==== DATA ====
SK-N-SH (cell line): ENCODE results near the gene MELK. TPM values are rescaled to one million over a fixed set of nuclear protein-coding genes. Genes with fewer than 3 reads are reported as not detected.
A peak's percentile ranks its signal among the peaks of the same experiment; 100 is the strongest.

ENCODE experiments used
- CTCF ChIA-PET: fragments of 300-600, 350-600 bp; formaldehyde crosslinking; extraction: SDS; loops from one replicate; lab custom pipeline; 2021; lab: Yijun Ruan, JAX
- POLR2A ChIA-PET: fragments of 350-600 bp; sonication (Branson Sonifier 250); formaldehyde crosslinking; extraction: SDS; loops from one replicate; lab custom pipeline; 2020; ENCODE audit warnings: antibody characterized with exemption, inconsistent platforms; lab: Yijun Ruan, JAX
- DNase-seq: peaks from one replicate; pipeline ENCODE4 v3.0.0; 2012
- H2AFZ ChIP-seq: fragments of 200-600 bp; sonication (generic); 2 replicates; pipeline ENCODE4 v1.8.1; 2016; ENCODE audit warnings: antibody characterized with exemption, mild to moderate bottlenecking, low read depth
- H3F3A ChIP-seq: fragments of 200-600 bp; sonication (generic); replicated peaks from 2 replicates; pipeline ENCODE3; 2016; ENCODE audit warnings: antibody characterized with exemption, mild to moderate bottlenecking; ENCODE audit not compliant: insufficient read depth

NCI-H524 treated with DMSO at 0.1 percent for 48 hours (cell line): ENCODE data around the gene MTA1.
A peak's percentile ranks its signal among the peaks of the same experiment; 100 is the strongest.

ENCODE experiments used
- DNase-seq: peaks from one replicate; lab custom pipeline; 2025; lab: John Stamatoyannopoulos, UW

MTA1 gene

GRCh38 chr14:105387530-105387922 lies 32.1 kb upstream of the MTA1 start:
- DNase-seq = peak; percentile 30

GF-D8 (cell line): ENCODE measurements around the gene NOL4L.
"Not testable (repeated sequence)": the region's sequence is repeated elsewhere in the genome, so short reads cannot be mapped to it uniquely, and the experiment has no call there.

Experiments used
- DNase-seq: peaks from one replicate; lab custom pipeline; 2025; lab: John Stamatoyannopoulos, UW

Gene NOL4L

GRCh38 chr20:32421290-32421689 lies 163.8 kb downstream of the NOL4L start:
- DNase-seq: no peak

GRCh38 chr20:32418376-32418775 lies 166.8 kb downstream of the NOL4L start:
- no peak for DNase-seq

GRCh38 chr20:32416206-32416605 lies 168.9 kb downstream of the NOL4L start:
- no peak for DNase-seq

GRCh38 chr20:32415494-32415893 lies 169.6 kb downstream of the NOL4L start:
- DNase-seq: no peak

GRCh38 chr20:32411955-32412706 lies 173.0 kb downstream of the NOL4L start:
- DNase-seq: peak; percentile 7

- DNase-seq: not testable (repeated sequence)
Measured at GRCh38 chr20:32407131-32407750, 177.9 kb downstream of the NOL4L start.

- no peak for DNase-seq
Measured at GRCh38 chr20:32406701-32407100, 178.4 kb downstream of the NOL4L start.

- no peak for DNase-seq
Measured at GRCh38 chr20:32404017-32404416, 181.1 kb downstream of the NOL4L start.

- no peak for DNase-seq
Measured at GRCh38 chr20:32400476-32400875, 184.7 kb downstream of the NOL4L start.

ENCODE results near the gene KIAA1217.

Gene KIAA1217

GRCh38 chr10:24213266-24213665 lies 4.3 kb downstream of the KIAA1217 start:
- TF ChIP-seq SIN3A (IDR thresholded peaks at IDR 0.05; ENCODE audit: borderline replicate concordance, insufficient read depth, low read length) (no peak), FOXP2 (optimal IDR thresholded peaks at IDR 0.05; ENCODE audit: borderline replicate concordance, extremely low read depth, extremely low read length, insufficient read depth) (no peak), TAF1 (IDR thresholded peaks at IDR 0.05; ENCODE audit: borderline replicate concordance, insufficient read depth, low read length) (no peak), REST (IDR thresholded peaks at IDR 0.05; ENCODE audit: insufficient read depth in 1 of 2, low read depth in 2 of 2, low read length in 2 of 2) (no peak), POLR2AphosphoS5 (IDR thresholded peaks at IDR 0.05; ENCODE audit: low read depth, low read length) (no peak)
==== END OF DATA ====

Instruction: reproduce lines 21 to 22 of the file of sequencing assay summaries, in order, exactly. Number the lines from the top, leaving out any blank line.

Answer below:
GRCh38 chr20:32421290-32421689 lies 163.8 kb downstream of the NOL4L start:
- DNase-seq: no peak